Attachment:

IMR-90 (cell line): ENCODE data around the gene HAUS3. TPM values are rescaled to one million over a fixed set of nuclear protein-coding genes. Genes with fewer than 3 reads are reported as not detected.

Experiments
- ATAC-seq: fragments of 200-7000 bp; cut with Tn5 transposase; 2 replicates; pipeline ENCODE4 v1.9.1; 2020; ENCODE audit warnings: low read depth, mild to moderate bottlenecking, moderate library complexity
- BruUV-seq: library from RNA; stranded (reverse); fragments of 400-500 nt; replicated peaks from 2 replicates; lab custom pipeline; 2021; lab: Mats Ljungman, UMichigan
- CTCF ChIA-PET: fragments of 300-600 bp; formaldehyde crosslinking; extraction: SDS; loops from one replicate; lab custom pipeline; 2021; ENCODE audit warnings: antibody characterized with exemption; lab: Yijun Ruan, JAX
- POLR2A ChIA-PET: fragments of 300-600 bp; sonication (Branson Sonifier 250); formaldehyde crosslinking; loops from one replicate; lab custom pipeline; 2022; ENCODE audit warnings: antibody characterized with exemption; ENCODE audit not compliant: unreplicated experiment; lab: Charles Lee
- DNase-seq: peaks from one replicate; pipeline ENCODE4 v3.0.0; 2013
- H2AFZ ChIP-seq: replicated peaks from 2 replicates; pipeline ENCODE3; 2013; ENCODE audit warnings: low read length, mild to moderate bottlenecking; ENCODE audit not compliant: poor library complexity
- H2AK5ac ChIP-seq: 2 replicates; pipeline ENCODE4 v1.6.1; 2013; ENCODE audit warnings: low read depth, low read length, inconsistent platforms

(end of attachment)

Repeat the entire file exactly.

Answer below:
IMR-90 (cell line): ENCODE data around the gene HAUS3. TPM values are rescaled to one million over a fixed set of nuclear protein-coding genes. Genes with fewer than 3 reads are reported as not detected.

Experiments
- ATAC-seq: fragments of 200-7000 bp; cut with Tn5 transposase; 2 replicates; pipeline ENCODE4 v1.9.1; 2020; ENCODE audit warnings: low read depth, mild to moderate bottlenecking, moderate library complexity
- BruUV-seq: library from RNA; stranded (reverse); fragments of 400-500 nt; replicated peaks from 2 replicates; lab custom pipeline; 2021; lab: Mats Ljungman, UMichigan
- CTCF ChIA-PET: fragments of 300-600 bp; formaldehyde crosslinking; extraction: SDS; loops from one replicate; lab custom pipeline; 2021; ENCODE audit warnings: antibody characterized with exemption; lab: Yijun Ruan, JAX
- POLR2A ChIA-PET: fragments of 300-600 bp; sonication (Branson Sonifier 250); formaldehyde crosslinking; loops from one replicate; lab custom pipeline; 2022; ENCODE audit warnings: antibody characterized with exemption; ENCODE audit not compliant: unreplicated experiment; lab: Charles Lee
- DNase-seq: peaks from one replicate; pipeline ENCODE4 v3.0.0; 2013
- H2AFZ ChIP-seq: replicated peaks from 2 replicates; pipeline ENCODE3; 2013; ENCODE audit warnings: low read length, mild to moderate bottlenecking; ENCODE audit not compliant: poor library complexity
- H2AK5ac ChIP-seq: 2 replicates; pipeline ENCODE4 v1.6.1; 2013; ENCODE audit warnings: low read depth, low read length, inconsistent platforms